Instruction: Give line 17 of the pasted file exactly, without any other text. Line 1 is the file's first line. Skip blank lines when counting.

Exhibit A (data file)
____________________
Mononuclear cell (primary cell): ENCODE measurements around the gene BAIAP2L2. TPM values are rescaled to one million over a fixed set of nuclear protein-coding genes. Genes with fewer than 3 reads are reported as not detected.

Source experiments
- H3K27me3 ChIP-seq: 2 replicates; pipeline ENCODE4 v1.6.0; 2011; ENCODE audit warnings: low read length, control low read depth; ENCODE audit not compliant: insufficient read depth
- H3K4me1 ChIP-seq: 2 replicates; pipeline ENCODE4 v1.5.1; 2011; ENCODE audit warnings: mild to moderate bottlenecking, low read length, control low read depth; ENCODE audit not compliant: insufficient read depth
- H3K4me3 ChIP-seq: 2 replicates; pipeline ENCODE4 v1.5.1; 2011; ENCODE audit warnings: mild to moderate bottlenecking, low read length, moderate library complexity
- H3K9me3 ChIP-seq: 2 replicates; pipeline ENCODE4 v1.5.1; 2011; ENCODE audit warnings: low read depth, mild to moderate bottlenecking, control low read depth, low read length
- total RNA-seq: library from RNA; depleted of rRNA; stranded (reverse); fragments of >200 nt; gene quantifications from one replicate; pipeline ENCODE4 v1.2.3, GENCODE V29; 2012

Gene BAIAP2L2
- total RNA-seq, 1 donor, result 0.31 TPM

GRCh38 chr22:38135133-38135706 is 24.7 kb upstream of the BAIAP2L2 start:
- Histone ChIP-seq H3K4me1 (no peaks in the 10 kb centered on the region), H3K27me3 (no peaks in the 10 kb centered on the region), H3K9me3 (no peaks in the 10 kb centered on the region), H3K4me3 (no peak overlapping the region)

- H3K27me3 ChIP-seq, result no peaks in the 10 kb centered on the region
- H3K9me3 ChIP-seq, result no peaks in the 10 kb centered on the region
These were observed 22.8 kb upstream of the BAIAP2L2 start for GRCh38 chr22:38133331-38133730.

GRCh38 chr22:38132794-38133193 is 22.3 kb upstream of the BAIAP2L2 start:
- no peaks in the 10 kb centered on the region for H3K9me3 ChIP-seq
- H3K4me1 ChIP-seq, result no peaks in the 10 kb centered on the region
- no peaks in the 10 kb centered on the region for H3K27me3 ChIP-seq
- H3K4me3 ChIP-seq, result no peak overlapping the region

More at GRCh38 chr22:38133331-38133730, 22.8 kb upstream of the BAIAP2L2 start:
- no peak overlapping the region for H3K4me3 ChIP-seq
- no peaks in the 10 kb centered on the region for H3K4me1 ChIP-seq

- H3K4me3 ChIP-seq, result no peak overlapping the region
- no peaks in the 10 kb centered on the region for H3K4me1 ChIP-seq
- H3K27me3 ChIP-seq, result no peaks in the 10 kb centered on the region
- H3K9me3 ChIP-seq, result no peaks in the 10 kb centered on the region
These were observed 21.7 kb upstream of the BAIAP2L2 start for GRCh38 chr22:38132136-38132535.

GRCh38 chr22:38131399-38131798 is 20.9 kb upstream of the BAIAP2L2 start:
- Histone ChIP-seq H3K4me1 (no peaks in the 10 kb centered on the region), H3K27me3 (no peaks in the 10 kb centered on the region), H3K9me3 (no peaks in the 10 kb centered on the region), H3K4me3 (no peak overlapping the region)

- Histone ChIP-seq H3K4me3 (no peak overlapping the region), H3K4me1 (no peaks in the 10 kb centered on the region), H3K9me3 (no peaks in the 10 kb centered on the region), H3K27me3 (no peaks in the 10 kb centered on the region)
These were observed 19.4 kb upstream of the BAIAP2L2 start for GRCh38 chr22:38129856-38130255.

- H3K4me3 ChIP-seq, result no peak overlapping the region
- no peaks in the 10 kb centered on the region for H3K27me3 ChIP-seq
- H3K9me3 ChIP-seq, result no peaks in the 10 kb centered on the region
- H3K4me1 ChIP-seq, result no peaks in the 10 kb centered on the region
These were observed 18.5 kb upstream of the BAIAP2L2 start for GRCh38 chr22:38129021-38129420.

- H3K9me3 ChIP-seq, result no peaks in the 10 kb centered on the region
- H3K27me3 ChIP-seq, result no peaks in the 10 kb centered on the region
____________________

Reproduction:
- H3K4me1 ChIP-seq, result no peaks in the 10 kb centered on the region